This method of marriage is followed if all other valid sources of marriage have been closed so much so that even the parents of the girls fail to marry her with the desired boy. In this type of marriage the girl forcibly enters the house of her lover and dees not leave it in spite of bearing all types of insults and cruelties. If she does not leave the house for a sufficient period, she is married with the young man. This custom of marriage is found among the Oraon, Ho and Brishor tribes.

8. Marriage by test

In this type of marriage the young man is allowed to marry the girl of his choice after he successfully passes the test for his bravery. A strange custom of this type of marriage is found among Bhil tribe which is known as Gol Gadbedo.

In it a social function is celebrated around a tree or a high pole at the top of which a coconut and some sweets are put. The boys and girls dance around this pole or tree, the girls remaining nearer the tree and the boys forming their circle outside the circle of the girls.

Now a young man suddenly tries to break the circle of the girls and reaches the pole or tree, eats the sweets and breaks the coconut.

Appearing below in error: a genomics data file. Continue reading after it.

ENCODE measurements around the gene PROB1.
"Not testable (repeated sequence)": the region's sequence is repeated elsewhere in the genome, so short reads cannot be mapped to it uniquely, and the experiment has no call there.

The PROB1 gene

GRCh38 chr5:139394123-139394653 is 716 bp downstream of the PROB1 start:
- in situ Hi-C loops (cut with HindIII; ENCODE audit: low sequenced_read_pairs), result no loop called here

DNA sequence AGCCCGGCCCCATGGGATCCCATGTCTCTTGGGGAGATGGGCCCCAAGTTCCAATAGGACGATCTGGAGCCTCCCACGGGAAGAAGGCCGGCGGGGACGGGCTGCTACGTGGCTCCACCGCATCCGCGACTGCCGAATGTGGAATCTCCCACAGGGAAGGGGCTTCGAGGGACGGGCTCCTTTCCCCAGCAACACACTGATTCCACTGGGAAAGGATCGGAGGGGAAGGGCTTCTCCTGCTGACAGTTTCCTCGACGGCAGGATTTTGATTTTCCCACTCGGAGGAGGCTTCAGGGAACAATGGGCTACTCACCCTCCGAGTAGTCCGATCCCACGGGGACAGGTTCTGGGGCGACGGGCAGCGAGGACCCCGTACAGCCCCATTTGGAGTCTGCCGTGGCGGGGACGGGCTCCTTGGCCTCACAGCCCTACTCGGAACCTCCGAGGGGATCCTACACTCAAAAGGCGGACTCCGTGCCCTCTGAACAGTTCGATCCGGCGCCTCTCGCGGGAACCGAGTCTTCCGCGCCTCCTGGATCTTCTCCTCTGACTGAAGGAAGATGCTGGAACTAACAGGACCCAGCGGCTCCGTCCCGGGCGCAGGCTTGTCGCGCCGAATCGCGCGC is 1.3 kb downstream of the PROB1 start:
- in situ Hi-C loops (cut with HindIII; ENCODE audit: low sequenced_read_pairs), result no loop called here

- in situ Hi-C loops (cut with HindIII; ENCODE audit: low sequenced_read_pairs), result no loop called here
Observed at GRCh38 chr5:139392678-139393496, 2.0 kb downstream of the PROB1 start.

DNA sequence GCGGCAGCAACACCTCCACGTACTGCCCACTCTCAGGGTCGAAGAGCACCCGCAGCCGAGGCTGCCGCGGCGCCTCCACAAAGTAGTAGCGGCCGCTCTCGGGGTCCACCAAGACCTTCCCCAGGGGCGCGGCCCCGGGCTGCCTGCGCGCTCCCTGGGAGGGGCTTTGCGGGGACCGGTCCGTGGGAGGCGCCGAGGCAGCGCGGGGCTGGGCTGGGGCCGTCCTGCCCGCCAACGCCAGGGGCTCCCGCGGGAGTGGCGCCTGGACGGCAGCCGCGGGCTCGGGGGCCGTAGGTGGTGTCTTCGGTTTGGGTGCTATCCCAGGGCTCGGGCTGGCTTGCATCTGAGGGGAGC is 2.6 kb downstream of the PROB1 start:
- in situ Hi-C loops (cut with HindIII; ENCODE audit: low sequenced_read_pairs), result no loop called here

The girls beat him and try to restrain him. If he comes out successful in this aim he is given a right to select any girl from the gathering as his wife.

Besides the above mentioned methods securing a bride found among the Indian tribe there are some other methods as well. Of these the following two are worth mentioning :

1. Levirate

In this type of marriage when a person dies, his younger brother marries his wife. This custom is found in the Santhal, Gond and Kharia tribes among others.

2. Sorrorate

In this type of marriage when the wife dies, the husband marries her unmarried sister. This type of marriage is found in Gond and Kharia tribes.

Ceremonies of Marriage

The celebration of marriage in a tribe is a social occasion for much festivity and rejoicing though the marriage ceremonies are quite simple. In some tribes the mere application of vermilion on the forehead of the girl by the bridegroom is the sole ceremony of marriage.

In some other tribes, the blood of the bride and the bridegroom are mixed as a token of their intimate union. In Gond tribe the procession of marriage starts from the bride’s place instead of from the bridegroom’s house.

There are almost no religious sanskaras observed on the occasion of a tribal marriage, but generally there is provision for community songs and dances and feasts.